Forum for Science, Industry and Business

Sponsored by:     3M 
Search our Site:

 

Antidepressants linked with increased risks after surgery

30.04.2013
Bleeding, transfusion, readmission, death more likely after taking SSRIs

Selective serotonin reuptake inhibitors (SSRIs) – among the most widely prescribed antidepressant medications – are associated with increased risk of bleeding, transfusion, hospital readmission and death when taken around the time of surgery, according to an analysis led by researchers at UC San Francisco and Baystate Medical Center in Springfield, Mass.

The scientists looked at the medical records of more than 530,000 patients who underwent surgery at 375 U.S. hospitals between 2006 and 2008. Their results will be published on April 29 in JAMA Internal Medicine.

"There have been small studies that suggested there was a problem, but it has never been well-proven," said lead author Andrew D. Auerbach, MD, MPH, a UCSF professor of medicine. "With this huge data set, we feel confident in saying that SSRIs are associated with about a 10 percent increased risk for these adverse outcomes."

The study authors noted that patients on SSRIs are more likely to have conditions that in themselves increase surgical risk, such as obesity, chronic pulmonary disease and depression.

To address the question of whether these factors might have accounted for the differences in outcomes, they retrospectively matched patients who had taken SSRIs with patients who were not taking the drugs. After matching and controlling for variables such as age, gender, medical condition and depression, they found that patients on SSRIs still were at increased risk.

The scientists also looked at whether the increased risk could be accounted for by patients receiving SSRIs for the first time before surgery. "This was not the case," said Auerbach. "These drugs are almost never used acutely. They are prescribed for chronic conditions such as depression, almost always for long-term use."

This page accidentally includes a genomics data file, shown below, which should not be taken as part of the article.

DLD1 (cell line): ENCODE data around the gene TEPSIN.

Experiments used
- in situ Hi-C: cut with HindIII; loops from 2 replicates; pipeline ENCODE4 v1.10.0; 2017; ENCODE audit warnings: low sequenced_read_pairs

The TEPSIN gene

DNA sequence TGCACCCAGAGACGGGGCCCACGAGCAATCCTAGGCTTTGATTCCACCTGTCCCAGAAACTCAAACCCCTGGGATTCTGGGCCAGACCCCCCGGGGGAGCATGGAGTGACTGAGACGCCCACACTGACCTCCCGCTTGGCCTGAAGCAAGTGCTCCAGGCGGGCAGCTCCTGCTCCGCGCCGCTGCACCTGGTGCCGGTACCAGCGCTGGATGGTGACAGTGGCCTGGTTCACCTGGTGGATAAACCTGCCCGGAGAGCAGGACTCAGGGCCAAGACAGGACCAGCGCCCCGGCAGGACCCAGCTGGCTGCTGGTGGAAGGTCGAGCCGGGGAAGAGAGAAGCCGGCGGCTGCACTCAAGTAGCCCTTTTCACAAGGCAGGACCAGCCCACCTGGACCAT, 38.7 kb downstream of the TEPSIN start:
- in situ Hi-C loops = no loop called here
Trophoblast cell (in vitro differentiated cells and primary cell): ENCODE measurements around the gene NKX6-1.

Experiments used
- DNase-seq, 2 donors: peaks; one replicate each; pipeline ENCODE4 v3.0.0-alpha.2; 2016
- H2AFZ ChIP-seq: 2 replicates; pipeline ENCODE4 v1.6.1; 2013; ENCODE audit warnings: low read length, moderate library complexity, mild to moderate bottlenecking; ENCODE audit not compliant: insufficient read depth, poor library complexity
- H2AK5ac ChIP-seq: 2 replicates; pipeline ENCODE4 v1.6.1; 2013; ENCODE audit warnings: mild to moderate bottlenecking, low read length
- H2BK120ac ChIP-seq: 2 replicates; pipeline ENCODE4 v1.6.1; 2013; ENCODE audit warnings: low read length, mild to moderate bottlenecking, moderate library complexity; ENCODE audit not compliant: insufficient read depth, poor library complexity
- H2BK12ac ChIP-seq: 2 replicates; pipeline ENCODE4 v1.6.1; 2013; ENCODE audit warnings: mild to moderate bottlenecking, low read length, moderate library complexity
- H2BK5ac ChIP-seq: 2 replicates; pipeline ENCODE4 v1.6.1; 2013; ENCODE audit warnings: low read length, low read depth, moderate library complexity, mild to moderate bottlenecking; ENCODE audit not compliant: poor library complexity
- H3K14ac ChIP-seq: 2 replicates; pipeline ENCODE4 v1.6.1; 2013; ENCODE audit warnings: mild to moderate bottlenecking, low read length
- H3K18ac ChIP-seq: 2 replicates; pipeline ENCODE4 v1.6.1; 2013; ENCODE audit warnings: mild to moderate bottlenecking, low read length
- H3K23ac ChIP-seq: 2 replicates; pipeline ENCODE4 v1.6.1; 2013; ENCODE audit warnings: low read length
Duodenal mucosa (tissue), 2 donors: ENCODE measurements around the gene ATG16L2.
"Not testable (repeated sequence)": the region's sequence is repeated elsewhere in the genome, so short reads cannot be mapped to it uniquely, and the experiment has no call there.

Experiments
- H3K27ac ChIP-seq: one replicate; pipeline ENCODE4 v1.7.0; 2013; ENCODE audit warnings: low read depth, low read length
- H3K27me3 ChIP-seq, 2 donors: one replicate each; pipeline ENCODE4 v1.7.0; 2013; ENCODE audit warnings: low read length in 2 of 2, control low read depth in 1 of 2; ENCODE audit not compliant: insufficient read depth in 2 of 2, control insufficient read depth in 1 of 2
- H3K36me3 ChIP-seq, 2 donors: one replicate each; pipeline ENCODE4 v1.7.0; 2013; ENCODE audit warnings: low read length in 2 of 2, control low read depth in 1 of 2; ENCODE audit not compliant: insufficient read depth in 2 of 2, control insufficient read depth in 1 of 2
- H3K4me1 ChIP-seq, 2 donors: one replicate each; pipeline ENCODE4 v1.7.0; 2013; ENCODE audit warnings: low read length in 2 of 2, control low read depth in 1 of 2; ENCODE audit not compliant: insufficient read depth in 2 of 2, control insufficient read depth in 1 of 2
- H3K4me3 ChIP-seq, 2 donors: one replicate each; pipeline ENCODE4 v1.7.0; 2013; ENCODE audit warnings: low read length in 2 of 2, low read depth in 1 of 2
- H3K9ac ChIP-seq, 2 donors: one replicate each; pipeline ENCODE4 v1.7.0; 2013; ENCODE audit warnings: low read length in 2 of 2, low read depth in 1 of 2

The study was not designed to look at possible causes for the increased risk. However, noted Auerbach, SSRIs are known to interfere with the functioning of platelets – blood cells that play a crucial role in blood clotting. In turn, platelet dysfunction can lead to excess bleeding.

Auerbach cautioned that since the study was retrospective, "a prospective observational study, in which patients are randomly assigned to take SSRIs around the time of surgery, is still needed."

He said that while it would be premature to advise patients not to take SSRIs before surgery, "it's definitely worth discussing with your surgeon or primary care physician."

Co-authors of the paper are Eric Vittinghoff, PhD and Judith Maselli, MSPH, of UCSF; Penelope S. Pekow, PhD, of the University of Massachusetts Amherst and Baystate Medical Center; John Q. Young, MD, of UCSF; and senior author Peter K. Lindenauer, MD, MSc of Baystate Medical Center and Tufts University.

The study was supported by funds from the National Heart, Lung and Blood Institute (K24HL098372).

UCSF is a leading university dedicated to promoting health worldwide through advanced biomedical research, graduate-level education in the life sciences and health professions, and excellence in patient care.

Juliana Bunim | EurekAlert!
Further information:
http://www.ucsf.edu

More articles from Health and Medicine:

nachricht Antibiotic effective against drug-resistant bacteria in pediatric skin infections
17.02.2017 | University of California - San Diego